OK but what do I gain if I don't hear any noise coming from my speakers plugged in directly to my computer? What benefit the Steinberg UR22 would give me?

I have Senal asm-3, small speakers and in comparison to larger monitors they sound alike so again what would I gain? All I'm mixing is narratives, no music. The Senals have an adjustable low, mids and highs so I can tweak them to my liking.
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Old June 27th, 2015, 04:28 PM   #34
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Re: Studio monitor speakers

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The Senals have an adjustable low, mids and highs so I can tweak them to my liking.
When doing production mixing, you don't really want your reference monitor speakers "tweaked to your liking". That is rather like saying that my yard-stick (or meter-stick) is inconveniently long, so I will cut the length down to be easier to handle.

Reference monitor speakers should be as "flat" (accurate) as you can make them so that you have a reliable point of reference on which to make qualitative and quantitative evaluation of the sound mix.
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Old June 27th, 2015, 04:35 PM   #35
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Re: Studio monitor speakers

Kathy,

If it works don't fix it. If it sounds good and there is no unwanted noise you will not gain hardly anything by adding another unneeded device. There are about three treads going right now discussing this same thing.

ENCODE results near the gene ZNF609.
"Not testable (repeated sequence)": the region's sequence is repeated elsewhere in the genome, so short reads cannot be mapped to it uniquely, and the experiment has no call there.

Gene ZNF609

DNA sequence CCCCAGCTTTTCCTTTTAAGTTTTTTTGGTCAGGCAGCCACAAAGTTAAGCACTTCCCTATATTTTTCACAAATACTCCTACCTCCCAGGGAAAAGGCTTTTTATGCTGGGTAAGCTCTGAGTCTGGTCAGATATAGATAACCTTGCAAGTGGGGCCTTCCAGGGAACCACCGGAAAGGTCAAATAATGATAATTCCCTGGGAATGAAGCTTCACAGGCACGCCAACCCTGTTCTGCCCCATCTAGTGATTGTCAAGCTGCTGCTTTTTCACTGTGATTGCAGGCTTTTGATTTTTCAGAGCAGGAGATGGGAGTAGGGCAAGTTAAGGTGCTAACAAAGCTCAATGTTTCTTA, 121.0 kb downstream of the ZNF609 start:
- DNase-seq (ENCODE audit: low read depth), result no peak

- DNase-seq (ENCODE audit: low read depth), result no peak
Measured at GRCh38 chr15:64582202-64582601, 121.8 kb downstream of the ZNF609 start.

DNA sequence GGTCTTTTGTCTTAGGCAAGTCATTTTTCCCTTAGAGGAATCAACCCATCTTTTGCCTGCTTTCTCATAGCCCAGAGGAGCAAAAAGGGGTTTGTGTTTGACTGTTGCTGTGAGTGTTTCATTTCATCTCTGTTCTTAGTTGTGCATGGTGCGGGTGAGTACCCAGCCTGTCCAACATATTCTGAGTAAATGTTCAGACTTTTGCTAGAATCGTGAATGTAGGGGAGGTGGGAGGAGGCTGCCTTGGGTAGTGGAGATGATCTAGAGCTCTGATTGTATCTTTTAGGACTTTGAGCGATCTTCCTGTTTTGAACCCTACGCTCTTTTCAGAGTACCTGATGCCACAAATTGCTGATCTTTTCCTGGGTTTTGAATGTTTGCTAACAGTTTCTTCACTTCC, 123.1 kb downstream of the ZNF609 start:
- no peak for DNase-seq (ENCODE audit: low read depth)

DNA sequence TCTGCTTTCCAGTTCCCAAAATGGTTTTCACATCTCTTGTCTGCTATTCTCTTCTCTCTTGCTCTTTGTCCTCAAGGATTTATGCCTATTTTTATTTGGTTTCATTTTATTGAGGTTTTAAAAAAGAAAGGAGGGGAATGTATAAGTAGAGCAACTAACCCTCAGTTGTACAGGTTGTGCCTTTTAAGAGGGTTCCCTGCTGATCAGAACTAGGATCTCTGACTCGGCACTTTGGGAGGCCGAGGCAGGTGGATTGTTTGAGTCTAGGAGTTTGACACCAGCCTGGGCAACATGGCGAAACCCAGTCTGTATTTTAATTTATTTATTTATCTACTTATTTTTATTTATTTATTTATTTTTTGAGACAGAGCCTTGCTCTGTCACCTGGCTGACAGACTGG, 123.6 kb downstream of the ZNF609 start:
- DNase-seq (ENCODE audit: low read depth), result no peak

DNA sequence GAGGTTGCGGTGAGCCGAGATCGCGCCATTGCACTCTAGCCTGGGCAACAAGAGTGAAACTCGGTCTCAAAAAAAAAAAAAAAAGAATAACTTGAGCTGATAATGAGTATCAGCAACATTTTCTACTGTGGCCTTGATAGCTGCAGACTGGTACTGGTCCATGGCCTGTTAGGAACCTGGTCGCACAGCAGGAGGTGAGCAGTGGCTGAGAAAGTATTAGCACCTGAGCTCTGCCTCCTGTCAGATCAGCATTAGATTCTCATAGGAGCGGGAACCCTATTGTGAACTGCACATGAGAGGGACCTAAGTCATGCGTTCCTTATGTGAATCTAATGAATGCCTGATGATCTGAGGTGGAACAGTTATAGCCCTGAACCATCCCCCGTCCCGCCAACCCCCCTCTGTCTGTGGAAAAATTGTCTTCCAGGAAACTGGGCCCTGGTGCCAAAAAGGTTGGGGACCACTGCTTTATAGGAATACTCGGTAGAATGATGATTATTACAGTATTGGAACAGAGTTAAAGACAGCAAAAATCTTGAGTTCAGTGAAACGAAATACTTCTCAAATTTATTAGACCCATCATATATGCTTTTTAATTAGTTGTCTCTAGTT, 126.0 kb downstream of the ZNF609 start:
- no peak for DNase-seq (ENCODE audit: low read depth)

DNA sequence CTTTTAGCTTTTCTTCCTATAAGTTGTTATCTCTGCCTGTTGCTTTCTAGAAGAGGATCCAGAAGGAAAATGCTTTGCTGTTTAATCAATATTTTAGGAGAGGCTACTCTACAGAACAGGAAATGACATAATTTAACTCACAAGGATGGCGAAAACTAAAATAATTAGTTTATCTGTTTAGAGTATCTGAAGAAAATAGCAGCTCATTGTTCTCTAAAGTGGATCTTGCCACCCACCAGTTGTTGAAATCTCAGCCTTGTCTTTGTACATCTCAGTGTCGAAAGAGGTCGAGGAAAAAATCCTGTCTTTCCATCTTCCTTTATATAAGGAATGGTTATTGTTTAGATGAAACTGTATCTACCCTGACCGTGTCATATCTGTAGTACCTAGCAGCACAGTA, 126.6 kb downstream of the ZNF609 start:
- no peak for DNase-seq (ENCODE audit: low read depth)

I understand why Garrett says hooking it up to your computes sound card is like watching VHS on a 4K monitor but I disagree. On board sound cards are notoriously weak. But if it works for your system go for it.

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Old June 27th, 2015, 05:05 PM   #36
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Re: Studio monitor speakers

I do agree that if you are satisfied with your results then there isn't a need to do more. However, I do hear a very large difference between even what I used to use, which was the audio output from a Black Magic Decklink Extreme and my USB interface. As Mr. Crowley said, when you mix, you want your audio signal to be as flat as possible and also as "uncolored" as possible. It is the same reason we color grade on production monitors which have a much flatter response than TV's. Noise is actually one of the concerns for post audio that is lower on the list. On the acquisition side it is a lot bigger issue.

As for the material that you are mixing, I would say that the audio for narratives is of great importance. It is more than 50% of your audience's experience. My post audio work generally is viewed by one of two viewers, either on their home entertainment system, or in a theater. I don't do much that is destine for the internet so my mixes and levels are done with those systems in mind.

Kathy, again, if you are happy with your set up then don't change it. However, if you notice that your mixes are sounding off on various playback systems you might consider changing something in your editing system. That's just my 2 pennies. YMMV.